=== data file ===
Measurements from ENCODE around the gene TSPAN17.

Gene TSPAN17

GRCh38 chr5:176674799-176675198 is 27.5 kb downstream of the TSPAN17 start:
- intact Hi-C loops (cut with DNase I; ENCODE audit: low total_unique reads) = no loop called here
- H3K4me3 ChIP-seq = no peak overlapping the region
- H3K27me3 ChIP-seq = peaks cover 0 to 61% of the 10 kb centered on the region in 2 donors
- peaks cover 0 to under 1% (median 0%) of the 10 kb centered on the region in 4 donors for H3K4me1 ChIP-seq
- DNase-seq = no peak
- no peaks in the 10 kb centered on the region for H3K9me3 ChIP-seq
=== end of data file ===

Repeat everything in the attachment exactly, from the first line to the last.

Measurements from ENCODE around the gene TSPAN17.

Gene TSPAN17

GRCh38 chr5:176674799-176675198 is 27.5 kb downstream of the TSPAN17 start:
- intact Hi-C loops (cut with DNase I; ENCODE audit: low total_unique reads) = no loop called here
- H3K4me3 ChIP-seq = no peak overlapping the region
- H3K27me3 ChIP-seq = peaks cover 0 to 61% of the 10 kb centered on the region in 2 donors
- peaks cover 0 to under 1% (median 0%) of the 10 kb centered on the region in 4 donors for H3K4me1 ChIP-seq
- DNase-seq = no peak
- no peaks in the 10 kb centered on the region for H3K9me3 ChIP-seq